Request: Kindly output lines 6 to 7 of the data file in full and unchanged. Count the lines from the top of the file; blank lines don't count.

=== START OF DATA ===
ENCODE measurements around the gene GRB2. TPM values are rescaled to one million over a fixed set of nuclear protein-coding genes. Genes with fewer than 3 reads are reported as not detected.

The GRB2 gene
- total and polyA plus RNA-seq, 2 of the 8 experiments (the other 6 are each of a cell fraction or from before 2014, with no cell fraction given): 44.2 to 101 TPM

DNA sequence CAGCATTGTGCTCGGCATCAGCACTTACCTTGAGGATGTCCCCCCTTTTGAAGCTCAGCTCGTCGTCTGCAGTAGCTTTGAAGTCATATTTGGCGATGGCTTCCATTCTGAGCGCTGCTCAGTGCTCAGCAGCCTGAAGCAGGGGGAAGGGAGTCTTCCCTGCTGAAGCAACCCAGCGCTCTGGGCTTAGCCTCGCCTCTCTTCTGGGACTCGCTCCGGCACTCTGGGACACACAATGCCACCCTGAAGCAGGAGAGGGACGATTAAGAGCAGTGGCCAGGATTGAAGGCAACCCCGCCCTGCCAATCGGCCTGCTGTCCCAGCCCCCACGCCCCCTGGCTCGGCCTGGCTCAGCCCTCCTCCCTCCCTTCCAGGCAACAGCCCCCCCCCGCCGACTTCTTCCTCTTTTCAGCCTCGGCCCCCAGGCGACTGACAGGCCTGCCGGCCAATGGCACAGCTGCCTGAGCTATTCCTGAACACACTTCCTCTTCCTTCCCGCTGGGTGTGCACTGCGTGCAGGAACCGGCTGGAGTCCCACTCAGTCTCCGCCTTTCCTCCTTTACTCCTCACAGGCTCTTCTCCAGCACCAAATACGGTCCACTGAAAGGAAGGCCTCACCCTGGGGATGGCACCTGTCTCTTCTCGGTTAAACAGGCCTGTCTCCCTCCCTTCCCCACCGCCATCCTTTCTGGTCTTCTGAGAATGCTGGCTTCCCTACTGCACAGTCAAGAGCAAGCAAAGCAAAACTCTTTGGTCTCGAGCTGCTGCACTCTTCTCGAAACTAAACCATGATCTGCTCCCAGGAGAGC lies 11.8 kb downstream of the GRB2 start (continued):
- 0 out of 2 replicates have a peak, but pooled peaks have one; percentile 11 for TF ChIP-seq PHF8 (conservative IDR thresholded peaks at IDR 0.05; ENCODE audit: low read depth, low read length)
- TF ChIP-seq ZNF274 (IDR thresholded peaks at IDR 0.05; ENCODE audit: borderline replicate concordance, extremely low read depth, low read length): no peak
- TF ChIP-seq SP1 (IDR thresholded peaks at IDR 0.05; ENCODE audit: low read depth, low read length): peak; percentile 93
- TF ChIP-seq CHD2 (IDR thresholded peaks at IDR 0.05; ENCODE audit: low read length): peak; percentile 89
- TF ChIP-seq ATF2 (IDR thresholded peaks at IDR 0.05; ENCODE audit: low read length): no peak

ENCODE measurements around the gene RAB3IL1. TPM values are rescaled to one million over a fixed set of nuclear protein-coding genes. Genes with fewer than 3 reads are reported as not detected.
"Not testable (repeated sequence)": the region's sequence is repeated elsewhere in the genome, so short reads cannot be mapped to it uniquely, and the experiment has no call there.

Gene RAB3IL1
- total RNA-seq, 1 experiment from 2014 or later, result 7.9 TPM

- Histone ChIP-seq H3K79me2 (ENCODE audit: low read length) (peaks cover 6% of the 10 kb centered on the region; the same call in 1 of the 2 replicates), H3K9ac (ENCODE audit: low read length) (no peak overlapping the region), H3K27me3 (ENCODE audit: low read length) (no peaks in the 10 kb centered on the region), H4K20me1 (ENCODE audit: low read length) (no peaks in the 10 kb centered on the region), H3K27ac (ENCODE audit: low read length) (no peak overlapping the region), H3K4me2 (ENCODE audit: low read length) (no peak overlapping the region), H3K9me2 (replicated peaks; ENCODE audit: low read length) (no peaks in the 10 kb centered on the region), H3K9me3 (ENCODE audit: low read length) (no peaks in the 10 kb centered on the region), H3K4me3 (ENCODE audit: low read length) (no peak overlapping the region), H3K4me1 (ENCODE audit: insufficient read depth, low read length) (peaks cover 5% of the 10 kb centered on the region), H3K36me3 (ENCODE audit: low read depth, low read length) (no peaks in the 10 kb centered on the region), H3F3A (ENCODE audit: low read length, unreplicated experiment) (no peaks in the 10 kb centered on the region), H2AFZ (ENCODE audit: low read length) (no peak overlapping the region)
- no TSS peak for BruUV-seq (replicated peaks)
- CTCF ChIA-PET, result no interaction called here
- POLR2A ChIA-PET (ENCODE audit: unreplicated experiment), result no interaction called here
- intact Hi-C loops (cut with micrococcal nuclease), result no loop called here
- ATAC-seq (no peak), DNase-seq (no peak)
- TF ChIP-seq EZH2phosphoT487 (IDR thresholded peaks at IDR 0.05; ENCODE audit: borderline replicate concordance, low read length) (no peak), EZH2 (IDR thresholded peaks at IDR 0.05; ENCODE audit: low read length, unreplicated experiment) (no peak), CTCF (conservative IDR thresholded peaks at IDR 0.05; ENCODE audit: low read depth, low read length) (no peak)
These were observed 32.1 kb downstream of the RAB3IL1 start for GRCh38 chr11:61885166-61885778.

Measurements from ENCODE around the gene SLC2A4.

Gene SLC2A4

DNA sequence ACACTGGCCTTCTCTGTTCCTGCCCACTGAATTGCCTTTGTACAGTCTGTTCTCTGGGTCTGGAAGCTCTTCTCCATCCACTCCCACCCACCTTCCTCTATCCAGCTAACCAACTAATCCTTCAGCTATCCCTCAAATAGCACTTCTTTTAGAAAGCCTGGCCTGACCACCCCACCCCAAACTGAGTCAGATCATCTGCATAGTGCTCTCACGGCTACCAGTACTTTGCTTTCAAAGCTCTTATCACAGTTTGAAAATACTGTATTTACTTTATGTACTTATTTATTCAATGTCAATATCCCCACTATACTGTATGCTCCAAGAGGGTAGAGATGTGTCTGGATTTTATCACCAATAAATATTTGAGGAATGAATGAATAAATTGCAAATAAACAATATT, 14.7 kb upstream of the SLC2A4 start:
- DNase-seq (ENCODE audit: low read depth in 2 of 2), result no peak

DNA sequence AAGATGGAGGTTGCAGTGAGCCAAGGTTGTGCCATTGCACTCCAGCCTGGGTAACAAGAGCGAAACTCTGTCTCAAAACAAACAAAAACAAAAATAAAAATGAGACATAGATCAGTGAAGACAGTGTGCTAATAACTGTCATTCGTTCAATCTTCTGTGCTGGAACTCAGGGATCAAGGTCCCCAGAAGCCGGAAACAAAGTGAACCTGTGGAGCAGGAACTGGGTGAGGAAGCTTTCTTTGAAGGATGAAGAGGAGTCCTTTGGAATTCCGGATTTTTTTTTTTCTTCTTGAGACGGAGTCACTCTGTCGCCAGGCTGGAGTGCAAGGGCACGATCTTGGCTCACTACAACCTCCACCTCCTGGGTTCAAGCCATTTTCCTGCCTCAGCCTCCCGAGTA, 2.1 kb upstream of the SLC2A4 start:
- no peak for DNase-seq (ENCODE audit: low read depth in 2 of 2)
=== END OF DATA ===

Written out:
- TF ChIP-seq ZNF274 (IDR thresholded peaks at IDR 0.05; ENCODE audit: borderline replicate concordance, extremely low read depth, low read length): no peak
- TF ChIP-seq SP1 (IDR thresholded peaks at IDR 0.05; ENCODE audit: low read depth, low read length): peak; percentile 93